Stick to shorter term debt funds

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After demonetisation, many fixed-income fund managers were of the opinion that the Reserve Bank of India (RBI) would cut the repo rate by another 50 basis points (bps) by the first quarter of the next financial year. Consequently, many financial advisors had turned bullish and were advising their clients to increase exposure to longer-duration debt funds to benefit from the expected decline in interest rates. But with the RBI choosing to pause, leading to a sharp spike in bond by 20 basis points, retail investors need to re-evaluate their debt fund strategy.

Experts say that the RBI chose to hold the repo rate due to its discomfort with inflation. "While headline inflation has come down, core inflation remains at an elevated level. The central bank also fears that once the base effect wears off, inflation could start inching up again," says Akhil Mittal, senior fund manager, Tata Mutual Fund.

Developments in the global financial markets and their impact on the Indian currency also led to the RBI turning cautious. Indian bond yields are falling while those in the US are rising due to which the difference between the US and Indian 10-year treasury bond yields is narrowing. "There is now a negative carry net of hedging costs, which has led to foreign institutional investors (FIIs) selling $8.11 billion in the Indian markets since demonetisation. Of this $5.36 billion was in the debt market," says Kunal Bajaj, founder and chief executive officer, Clearfunds, a Sebi (Securities and Exchange Board of India) registered online mutual fund advisor. (Carry trade refers to the practice of FIIs borrowing in low-interest rate markets and investing in those with higher rates). He adds that if local rates are cut further, it would create the risk of bigger outflows. The US Fed could hike rate at its next meeting in mid-December, so the RBI probably wants to wait until that event. It would also want to look at the whether the Indian government offers a fiscal stimulus in the Budget.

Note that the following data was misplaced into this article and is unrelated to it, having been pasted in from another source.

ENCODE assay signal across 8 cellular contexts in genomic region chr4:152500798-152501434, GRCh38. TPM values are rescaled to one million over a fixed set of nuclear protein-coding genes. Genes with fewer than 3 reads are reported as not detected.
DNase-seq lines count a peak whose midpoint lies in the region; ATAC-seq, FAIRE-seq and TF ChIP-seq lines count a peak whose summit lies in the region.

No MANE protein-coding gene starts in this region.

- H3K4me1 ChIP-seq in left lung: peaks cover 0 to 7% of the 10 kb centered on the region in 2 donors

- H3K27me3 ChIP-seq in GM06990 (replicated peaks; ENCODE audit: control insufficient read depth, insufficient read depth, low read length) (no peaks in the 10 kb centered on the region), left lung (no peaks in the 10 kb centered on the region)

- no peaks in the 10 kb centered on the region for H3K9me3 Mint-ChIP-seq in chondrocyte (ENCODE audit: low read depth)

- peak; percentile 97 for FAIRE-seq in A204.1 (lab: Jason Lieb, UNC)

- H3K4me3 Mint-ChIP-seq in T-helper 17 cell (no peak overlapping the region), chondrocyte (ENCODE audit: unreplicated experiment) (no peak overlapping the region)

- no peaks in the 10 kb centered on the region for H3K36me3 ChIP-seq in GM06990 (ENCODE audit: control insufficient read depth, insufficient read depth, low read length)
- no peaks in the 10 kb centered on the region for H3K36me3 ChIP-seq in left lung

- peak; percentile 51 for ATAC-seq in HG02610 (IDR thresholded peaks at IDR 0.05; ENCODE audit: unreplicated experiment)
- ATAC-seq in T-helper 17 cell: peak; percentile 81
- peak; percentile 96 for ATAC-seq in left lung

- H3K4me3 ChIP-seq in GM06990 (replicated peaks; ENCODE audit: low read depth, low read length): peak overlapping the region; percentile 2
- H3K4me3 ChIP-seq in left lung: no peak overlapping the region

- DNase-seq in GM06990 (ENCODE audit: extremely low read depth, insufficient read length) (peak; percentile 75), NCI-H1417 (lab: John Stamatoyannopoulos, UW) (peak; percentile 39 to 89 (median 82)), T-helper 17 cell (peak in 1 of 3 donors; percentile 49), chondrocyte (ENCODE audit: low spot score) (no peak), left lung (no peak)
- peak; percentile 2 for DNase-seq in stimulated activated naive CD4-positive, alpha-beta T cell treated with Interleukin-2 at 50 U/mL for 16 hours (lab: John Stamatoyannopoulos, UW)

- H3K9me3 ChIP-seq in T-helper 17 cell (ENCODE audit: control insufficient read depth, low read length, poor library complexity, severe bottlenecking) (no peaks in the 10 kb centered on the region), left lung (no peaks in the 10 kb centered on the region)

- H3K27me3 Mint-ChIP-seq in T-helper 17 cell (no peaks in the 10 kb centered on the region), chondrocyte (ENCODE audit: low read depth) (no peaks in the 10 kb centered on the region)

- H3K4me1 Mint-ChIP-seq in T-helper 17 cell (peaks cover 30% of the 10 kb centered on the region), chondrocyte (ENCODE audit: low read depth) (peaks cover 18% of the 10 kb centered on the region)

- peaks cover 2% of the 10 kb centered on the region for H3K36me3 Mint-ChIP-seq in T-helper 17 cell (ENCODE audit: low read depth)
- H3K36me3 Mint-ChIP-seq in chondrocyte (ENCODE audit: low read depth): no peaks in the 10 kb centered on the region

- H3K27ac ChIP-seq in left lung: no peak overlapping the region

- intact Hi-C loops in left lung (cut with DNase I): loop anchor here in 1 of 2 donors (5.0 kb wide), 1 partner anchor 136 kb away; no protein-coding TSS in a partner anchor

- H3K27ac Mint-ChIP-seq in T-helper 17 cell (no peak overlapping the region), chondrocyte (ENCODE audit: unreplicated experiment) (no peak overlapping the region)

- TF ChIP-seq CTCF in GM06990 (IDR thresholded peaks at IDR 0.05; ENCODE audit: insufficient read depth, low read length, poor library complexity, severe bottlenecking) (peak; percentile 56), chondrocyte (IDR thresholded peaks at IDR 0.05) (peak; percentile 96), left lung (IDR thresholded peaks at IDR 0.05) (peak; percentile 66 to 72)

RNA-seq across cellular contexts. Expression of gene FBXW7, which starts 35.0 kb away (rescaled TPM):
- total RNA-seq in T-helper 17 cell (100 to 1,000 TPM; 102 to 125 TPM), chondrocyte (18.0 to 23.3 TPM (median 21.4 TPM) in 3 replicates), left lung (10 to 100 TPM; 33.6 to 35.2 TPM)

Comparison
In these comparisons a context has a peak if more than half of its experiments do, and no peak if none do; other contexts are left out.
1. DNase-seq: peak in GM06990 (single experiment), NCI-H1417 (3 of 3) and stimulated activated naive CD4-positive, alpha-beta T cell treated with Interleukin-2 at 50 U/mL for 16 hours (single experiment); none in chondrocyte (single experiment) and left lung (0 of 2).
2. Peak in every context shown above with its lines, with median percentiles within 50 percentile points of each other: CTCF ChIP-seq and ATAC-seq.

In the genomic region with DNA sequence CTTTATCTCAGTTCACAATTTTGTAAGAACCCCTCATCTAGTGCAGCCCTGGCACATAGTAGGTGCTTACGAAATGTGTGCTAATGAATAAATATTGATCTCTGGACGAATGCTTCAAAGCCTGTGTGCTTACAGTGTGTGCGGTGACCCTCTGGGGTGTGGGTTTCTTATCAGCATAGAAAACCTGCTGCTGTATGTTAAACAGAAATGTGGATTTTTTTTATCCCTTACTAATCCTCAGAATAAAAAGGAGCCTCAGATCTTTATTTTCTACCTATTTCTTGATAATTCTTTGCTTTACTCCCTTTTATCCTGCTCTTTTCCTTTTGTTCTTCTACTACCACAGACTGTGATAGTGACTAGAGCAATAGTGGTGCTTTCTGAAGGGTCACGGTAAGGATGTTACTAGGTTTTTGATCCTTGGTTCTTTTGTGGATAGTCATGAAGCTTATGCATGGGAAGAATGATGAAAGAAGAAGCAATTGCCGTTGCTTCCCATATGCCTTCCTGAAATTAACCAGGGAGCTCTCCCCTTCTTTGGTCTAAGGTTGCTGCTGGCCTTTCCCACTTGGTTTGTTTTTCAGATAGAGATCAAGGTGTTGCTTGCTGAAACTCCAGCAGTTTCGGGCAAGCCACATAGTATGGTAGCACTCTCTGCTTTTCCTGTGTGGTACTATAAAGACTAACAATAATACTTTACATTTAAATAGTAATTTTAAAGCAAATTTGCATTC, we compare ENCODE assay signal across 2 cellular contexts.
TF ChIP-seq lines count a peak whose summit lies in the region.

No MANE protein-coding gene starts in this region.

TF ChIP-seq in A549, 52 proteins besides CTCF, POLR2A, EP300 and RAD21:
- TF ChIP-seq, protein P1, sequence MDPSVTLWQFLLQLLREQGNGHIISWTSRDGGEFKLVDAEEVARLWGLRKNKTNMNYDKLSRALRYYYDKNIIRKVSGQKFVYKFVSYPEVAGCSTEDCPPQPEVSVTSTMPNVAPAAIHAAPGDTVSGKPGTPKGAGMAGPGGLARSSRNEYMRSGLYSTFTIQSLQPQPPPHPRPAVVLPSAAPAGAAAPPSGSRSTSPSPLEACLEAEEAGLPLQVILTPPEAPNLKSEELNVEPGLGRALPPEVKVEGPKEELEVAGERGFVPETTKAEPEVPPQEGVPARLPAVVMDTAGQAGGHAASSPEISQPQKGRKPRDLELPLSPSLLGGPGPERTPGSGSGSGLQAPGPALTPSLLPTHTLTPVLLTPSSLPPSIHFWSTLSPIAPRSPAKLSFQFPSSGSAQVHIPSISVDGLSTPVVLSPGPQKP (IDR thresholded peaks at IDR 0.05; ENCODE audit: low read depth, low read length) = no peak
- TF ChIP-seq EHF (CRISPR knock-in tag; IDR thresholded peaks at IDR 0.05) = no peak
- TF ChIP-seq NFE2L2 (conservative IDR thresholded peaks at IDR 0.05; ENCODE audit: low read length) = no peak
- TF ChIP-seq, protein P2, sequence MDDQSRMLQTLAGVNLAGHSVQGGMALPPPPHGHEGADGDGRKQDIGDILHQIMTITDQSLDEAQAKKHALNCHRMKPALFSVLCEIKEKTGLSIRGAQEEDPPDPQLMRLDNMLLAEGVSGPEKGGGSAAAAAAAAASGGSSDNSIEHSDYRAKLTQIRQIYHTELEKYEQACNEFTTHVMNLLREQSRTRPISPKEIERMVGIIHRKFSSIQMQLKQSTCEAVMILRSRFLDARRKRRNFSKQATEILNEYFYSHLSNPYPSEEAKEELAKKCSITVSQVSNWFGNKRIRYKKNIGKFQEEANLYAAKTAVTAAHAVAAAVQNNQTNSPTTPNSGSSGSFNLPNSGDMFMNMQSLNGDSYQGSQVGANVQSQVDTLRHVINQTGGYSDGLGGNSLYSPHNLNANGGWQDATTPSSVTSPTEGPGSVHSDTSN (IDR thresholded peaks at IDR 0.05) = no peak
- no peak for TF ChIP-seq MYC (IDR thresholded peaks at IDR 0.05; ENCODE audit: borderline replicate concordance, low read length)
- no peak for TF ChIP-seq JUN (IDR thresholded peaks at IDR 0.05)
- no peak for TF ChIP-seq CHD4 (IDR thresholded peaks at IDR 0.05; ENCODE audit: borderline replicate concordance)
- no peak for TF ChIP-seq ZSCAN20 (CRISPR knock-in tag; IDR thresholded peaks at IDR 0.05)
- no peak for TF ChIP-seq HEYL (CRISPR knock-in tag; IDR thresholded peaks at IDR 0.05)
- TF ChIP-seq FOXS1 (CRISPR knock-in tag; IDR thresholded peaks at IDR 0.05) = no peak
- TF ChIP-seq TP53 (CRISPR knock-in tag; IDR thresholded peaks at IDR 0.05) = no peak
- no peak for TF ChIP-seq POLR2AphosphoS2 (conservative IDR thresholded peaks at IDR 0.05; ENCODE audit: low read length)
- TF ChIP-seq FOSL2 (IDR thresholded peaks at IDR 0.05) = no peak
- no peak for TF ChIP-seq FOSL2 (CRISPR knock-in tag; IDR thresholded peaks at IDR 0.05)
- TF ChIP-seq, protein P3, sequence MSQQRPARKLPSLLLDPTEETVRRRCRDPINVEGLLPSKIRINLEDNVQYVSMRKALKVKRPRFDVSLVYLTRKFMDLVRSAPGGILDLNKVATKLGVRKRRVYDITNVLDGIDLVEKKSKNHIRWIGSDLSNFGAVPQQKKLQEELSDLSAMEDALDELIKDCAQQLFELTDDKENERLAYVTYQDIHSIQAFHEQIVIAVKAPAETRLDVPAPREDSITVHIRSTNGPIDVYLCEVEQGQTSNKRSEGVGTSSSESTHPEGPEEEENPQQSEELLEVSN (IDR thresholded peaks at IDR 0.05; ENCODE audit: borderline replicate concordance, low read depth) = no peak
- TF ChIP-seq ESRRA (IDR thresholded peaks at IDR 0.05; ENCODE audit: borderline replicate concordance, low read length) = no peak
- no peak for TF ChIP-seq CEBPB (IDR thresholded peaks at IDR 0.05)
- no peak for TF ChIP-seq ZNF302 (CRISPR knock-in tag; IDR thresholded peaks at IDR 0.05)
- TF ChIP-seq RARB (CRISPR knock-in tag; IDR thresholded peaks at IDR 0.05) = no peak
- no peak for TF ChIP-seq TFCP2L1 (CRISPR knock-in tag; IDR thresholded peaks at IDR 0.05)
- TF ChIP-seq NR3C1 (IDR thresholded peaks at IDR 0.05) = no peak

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Most market experts now expect at best a 25-basis-point rate cut in February or April. But they also believe that uncertainty around this event has increased. With the end of the rate easing cycle near, yields are expected to either remain at the same levels or move up. The hefty capital gains that investors were anticipating from longer-duration funds may not materialise.After the Organisation of the Petroleum Exporting Countries (OPEC) agreed to supply cuts, crude oil prices have started moving up. If they rise further, they could hurt India, a big importer of crude. Analysts expected the central bank to cut rates in the December 7 policy meet to counter the slowdown in GDP (gross domestic product) growth expected due to demonetisation. However, the RBI doesn't think the impact will be so big as to warrant action now. "RBI has clearly specified it needs more data and time to evaluate the effects of demonetisation and clearly does not want to react disproportionately to 'short-term transient' effects," says Bekxy Kuriakose, head-fixed income, Principal Pnb Asset Management.

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Conservative investors should stick to shorter-duration funds. Says Bajaj: "RBI has made it clear that it will keep liquidity in surplus or neutral, so short-term rates may not spike."

According to Mittal, "Only investors with the requisite risk appetite should enter longer-duration funds, after evaluating the outcome of the Fed policy meet." For aggressive investors looking to profit from volatility in longer-term rates, Bajaj suggests investing in dynamic bond funds, but only those that don't aggressively move the duration of their holdings.

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